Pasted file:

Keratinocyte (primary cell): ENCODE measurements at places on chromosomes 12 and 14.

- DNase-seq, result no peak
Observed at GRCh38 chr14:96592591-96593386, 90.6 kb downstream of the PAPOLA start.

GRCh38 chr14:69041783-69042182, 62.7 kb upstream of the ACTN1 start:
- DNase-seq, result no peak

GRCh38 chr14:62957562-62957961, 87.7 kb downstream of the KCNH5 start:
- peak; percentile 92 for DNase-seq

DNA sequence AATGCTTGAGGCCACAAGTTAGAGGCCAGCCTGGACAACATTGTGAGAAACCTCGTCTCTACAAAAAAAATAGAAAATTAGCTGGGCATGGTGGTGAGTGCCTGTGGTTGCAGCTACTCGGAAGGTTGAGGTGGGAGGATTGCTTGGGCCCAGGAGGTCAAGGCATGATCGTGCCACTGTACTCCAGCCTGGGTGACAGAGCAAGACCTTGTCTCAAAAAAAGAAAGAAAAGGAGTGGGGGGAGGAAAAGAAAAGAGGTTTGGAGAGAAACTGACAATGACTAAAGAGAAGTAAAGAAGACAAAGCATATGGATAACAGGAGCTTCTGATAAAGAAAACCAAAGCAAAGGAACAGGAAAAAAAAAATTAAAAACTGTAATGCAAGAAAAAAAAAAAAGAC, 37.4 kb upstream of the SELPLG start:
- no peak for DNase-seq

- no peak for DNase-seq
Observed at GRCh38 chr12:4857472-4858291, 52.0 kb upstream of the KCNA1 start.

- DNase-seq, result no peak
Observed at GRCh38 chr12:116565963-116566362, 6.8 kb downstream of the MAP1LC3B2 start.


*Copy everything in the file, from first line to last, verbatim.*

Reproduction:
Keratinocyte (primary cell): ENCODE measurements at places on chromosomes 12 and 14.

- DNase-seq, result no peak
Observed at GRCh38 chr14:96592591-96593386, 90.6 kb downstream of the PAPOLA start.

GRCh38 chr14:69041783-69042182, 62.7 kb upstream of the ACTN1 start:
- DNase-seq, result no peak

GRCh38 chr14:62957562-62957961, 87.7 kb downstream of the KCNH5 start:
- peak; percentile 92 for DNase-seq

DNA sequence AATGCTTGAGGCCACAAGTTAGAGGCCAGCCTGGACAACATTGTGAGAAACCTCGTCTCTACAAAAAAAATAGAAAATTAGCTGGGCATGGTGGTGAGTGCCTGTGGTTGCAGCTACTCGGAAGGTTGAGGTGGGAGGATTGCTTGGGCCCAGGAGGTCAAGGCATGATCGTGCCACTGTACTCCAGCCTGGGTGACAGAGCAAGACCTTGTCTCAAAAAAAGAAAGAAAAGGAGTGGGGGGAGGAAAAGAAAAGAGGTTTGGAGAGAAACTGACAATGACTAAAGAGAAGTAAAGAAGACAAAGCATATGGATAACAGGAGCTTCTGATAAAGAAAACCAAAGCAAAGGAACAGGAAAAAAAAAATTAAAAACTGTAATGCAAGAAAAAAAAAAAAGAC, 37.4 kb upstream of the SELPLG start:
- no peak for DNase-seq

- no peak for DNase-seq
Observed at GRCh38 chr12:4857472-4858291, 52.0 kb upstream of the KCNA1 start.

- DNase-seq, result no peak
Observed at GRCh38 chr12:116565963-116566362, 6.8 kb downstream of the MAP1LC3B2 start.